The cloud certainly offers its advantages, yet as with any large-scale deployment, the cloud can offer some unforeseen challenges. The concept of the cloud just being “someone else’s data center” has always been a cringe moment for me because this assumes release of security responsibility since ‘someone else will take care of it’.
Yes, cloud systems, networks and applications are not physically located within your control, but security responsibility and risk mitigation are. Cloud infrastructure providers allow a great deal of control in terms of how you set up that environment, what you put in your environment, how you protect your data and how you monitor that environment. Managing risk throughout that environment and providing alignment with your existing security framework is what is most important.
Privacy and Risk
With GDPR and the “sister” policies in the U.S. as seen with Arizona, Colorado, California and others, organizations are faced with increased requirements when it comes to protecting data in the cloud. And it is not as simple as deploying Data loss prevention (DLP) in a data center since the data center has now become fragmented. You now have a bunch of services, systems and infrastructures that are no longer owned by you, but still require visibility and control.
Cloud services and infrastructures that share or exchange information also become difficult to manage: who owns the SLAs? Is there a single pane of glass that monitors everything? DevOps has forced corporations to go as far as implementing micro-segmentation and adjusting processes around firewall rule change management. Furthermore, serverless computing has provided organizations with a means to cut costs and speed productivity by allowing developers to run code without having to worry about infrastructures and platforms. Without having a handle on virtual private clouds and workload deployments, however, things can quickly spin out of control and you start to see data leaking from one environment just as you’ve achieved a comfortable level of security in another.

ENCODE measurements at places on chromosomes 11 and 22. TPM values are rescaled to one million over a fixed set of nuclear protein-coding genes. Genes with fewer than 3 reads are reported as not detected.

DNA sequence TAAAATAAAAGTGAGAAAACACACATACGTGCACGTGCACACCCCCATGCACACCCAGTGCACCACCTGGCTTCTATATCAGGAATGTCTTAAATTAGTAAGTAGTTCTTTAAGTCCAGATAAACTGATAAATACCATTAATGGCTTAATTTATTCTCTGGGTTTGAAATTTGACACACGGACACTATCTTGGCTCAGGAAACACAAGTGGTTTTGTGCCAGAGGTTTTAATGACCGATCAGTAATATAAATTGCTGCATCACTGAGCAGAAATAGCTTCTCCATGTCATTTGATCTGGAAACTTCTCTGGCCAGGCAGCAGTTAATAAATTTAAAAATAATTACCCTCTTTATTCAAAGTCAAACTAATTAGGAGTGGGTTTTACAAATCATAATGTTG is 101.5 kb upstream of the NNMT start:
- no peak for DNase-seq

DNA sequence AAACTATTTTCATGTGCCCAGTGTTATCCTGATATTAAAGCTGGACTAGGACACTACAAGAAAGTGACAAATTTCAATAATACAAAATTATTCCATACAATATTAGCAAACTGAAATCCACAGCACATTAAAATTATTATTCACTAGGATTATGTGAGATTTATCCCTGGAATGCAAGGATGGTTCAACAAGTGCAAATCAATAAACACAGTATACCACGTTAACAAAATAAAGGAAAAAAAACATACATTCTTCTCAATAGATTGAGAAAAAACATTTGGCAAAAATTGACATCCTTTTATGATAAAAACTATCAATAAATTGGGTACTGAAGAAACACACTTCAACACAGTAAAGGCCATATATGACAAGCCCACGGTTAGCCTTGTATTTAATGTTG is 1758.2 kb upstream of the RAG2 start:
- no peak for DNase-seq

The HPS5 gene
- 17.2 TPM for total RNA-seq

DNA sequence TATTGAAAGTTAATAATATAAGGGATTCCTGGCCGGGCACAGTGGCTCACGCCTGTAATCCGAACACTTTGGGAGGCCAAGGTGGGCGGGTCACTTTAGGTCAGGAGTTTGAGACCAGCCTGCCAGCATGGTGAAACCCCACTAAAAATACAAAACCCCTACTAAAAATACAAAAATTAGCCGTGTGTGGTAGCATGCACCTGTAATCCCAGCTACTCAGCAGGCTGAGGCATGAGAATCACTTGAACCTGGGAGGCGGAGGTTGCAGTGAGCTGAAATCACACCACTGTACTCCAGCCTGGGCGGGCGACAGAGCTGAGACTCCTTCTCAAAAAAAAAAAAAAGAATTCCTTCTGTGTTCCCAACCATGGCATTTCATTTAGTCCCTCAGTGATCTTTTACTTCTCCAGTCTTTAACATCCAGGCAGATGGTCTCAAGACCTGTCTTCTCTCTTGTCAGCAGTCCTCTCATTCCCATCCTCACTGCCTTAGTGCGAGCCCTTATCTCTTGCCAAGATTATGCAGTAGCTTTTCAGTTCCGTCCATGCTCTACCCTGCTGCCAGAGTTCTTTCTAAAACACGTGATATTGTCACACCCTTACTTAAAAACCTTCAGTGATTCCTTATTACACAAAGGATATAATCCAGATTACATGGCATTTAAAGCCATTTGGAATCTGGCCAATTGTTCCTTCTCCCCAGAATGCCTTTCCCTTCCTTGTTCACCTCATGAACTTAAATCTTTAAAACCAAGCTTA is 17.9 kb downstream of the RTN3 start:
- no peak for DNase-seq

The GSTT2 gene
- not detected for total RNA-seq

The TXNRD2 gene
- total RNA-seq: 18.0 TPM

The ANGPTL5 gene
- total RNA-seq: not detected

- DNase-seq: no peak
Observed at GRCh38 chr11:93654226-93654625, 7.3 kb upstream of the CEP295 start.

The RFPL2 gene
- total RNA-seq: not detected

Several steps can be taken to help mitigate risk to an organization’s data in the cloud.
- Design to align. First and foremost, align your cloud environment with cybersecurity frameworks. Often organizations move to the cloud so rapidly that the security controls historically applied to their on-premise data centers, which have evolved and hardened over time, do not migrate effectively, or map directly to the cloud. Furthermore, an organization may relax the security microscope on widely used SaaS applications. But even with these legitimate business applications, without the right visibility and control, data may end up being leaked. Aligning cloud provider technology with cybersecurity frameworks and business operating procedures provides for a highly secure, optimized and more productive implementation of a cloud platform, giving better results and a successful deployment. Moreover, being able to do this while implementing the cloud technology can help demonstrate measurable security improvement to the business by giving a “before” and “after” implementation picture.